resolving the pending motions, the Court must consider (1) whether there was sufficient
evidence of damages to support the jury’s verdict; (2) whether it should enhance the
IGPI’s Request for Judgement as a Matter of Law due to Insufficient
Evidence of Actual Damages
IGPI seeks judgment as a matter of law on the issue of damages, arguing that
TimberStone Management presented insufficient evidence as to actual damages and
requests that the jury’s award of actual damages in the amount of $9,808.00 should be
vacated. As stated above, this claim is not procedurally barred as it was properly
preserved in IGPI’s Rule 50(a) motion.
Section 35(a) of the Lanham Act provides for monetary relief for a violation under
sections 1125(a) and (b) or a willful violation under section 1125(c). 15 U.S.C. § 1117. A
jury may award both (1) actual damages sustained by the plaintiff and (2) defendant’s
profits acquired through its infringing use.10 Id. In reviewing a jury’s damages award, the
Court may “accept ‘crude’ measures of damages based upon reasonable inferences so
The award of profits functions as a surrogate for actual damages, in recognition of the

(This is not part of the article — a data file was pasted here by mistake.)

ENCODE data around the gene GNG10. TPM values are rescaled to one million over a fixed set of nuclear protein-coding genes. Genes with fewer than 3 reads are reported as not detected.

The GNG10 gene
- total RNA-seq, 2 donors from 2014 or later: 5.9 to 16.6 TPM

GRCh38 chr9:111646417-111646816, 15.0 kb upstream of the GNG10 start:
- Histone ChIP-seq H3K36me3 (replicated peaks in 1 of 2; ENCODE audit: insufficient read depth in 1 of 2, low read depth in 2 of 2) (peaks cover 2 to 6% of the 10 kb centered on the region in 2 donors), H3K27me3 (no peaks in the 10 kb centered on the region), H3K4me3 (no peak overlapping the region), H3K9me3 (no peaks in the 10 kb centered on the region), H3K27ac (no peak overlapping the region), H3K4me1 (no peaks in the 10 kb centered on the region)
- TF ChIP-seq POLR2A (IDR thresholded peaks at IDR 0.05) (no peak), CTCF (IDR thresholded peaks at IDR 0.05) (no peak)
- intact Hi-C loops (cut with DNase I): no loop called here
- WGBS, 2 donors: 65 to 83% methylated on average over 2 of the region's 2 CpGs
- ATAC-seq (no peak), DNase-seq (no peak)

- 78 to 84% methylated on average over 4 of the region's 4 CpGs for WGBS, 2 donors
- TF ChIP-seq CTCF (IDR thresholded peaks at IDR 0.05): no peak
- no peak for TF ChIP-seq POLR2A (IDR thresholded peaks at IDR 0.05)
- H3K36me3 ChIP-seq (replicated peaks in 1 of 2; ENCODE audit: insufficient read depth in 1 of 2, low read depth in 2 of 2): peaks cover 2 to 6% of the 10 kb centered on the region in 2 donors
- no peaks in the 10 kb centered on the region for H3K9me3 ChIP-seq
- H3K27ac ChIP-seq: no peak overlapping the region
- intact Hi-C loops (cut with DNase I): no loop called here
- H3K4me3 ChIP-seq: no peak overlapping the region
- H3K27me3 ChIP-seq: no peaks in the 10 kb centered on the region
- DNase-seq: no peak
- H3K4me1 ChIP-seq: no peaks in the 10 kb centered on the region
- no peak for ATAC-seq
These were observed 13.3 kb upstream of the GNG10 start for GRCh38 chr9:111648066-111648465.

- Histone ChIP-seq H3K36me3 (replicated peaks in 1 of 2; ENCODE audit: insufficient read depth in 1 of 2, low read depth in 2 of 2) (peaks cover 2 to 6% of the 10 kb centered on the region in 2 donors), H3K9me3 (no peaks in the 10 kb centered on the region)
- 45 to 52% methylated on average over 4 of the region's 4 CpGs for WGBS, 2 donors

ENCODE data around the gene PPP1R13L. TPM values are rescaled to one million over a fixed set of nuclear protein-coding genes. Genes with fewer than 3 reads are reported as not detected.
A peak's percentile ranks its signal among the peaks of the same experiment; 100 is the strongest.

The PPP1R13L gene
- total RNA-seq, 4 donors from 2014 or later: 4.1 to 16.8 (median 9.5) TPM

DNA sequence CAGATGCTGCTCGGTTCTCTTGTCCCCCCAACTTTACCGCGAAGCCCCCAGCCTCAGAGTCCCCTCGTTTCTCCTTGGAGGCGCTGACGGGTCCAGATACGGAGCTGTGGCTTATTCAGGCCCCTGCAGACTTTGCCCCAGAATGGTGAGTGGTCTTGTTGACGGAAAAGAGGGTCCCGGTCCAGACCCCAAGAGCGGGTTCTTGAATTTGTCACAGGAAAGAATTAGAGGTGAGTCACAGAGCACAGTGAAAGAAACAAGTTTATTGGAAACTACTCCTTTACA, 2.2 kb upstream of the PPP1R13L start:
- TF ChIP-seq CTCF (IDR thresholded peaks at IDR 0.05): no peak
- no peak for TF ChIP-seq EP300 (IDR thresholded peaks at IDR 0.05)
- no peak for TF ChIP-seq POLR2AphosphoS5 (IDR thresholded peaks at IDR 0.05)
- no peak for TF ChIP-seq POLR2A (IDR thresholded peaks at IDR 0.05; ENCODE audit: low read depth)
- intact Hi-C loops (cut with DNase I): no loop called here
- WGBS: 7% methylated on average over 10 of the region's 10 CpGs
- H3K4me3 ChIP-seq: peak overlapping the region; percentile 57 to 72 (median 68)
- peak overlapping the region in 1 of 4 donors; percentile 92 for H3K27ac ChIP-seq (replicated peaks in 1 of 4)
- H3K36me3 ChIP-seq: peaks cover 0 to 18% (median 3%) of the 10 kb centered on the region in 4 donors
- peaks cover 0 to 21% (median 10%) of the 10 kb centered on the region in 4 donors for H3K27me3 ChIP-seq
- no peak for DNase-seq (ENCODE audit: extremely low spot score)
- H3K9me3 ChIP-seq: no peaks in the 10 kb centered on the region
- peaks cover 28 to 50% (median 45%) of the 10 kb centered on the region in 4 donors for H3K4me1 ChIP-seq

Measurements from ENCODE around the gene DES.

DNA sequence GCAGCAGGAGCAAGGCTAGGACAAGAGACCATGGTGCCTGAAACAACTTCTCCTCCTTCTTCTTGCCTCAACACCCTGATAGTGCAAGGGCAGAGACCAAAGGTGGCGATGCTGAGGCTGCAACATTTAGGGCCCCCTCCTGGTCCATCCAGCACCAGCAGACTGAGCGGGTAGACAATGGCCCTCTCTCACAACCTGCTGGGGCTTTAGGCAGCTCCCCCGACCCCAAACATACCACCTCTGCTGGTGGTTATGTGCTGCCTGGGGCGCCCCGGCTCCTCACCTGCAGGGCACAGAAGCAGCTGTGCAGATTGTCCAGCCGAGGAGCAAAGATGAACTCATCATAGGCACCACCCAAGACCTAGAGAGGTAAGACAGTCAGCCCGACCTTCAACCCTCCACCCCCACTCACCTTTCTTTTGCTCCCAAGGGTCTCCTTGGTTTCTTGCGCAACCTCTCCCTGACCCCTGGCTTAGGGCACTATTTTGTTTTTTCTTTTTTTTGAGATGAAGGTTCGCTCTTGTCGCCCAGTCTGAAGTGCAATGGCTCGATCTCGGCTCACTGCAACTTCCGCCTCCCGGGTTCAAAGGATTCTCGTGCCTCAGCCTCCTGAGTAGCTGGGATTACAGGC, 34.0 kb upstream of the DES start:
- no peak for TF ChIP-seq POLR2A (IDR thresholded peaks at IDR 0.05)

difficulty in proving actual diverted sales or injured reputation. See BASF Corp. v. Old World Trading
Co., 41 F.3d 1081, 1096 (7th Cir. 1994) (noting that profits may function as a “proxy for damages”);
George Basch Co. v. Blue Coral, Inc., 968 F.2d 1532 (2d Cir. 1992) (observing that profits are recognized
as a “rough proxy” for damages, given the difficulty of “isolating the causation behind diverted sales and
MEMORANDUM DECISION AND ORDER - 27
long as those inferences are neither “inexorable . . . [nor] fanciful.” See Intel Corp. v.
Terabyte Int'l, Inc., 6 F.3d 614, 621 (9th Cir. 1993).
Here, TimberStone Management presented evidence under both methods: actual